A slender memoir of life as the wife of Jack Kerouac, beatnik supreme.
Joan Haverty was a bohemian in training, romantically involved first with a suicidal intellectual and then with an intellectually tone-deaf physicist, when she bumped into Jack Kerouac in New York in 1950. Dissolute but brilliant, the budding novelist instantly announced to her that they would marry. And so they did, though a friend warned Haverty that no good would come of it because Kerouac, who still lived at home, was a “mama’ s boy.” Haverty learned soon enough that her friend’s warning was apt, although she came to enjoy her French-Canadian mother-in-law’s protection and affection (“ ‘doan listen to Jackie,’ mama warned. ‘He ees fou. A stupid boy!’ ”) even as Kerouac alternately ignored her, impregnated her, and tried to share her sexually with his fellow delinquent and writer Neal Cassady. Here, Cassady comes off as a far more honorable and interesting fellow than Kerouac, someone who inspired dreams of hitting the road and living free of ordinary concerns; listening to him, Haverty writes, made her regret “and not for the first time . . . not having been born a male.” For his part, Kerouac emerges as an insensitive, alcoholic oaf with few redeeming qualities. Haverty is not the first to portray Kerouac so, of course, and she is self-aware and self-critical enough that her depiction does not seem to be the mere vengeance of an ex-spouse. (She also gets in a nice shot at Allen Ginsberg, “wringing nervous hands together like a fly.”) Well-written though it is, Haverty’s memoir, assembled after her death from cancer in 1990, is of only tertiary importance in the vast library that surrounds Kerouac and his circle. There is little in it that has not been published elsewhere, and no amazing revelations to make it newsworthy.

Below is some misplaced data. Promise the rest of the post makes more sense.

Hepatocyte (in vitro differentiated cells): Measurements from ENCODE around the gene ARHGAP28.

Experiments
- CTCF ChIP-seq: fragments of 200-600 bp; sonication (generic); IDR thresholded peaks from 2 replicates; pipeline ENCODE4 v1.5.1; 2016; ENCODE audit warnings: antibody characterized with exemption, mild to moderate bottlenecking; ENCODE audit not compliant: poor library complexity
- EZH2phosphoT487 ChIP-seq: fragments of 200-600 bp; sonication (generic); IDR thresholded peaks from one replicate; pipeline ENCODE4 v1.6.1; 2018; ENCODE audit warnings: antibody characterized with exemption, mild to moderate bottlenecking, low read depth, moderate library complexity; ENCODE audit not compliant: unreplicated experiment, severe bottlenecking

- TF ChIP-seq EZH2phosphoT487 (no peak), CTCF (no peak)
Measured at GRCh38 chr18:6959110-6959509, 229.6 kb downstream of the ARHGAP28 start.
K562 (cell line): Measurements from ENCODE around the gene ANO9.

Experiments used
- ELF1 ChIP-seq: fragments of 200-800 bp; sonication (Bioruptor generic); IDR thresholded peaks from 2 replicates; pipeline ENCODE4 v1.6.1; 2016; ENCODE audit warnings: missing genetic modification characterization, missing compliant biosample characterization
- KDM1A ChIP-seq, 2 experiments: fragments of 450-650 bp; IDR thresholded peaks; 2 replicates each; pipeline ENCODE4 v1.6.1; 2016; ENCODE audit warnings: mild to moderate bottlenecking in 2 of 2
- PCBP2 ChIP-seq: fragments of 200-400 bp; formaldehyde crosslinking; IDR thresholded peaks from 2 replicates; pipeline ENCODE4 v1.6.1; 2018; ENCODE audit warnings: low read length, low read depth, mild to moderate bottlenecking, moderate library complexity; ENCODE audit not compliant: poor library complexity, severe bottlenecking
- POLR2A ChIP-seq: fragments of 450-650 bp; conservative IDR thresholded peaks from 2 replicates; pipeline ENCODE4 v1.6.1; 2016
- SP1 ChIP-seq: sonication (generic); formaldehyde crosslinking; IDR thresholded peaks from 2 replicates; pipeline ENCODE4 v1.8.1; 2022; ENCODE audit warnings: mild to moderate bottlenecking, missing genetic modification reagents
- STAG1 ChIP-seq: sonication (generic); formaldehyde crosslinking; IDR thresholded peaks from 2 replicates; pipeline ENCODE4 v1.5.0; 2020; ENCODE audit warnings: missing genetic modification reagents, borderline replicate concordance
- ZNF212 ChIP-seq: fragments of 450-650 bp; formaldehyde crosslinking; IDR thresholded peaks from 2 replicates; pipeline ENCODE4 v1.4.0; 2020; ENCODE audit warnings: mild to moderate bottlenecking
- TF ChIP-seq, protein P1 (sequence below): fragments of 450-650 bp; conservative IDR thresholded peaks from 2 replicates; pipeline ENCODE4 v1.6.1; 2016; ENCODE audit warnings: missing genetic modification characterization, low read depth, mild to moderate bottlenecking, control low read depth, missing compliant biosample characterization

For devoted collectors of the Beats only.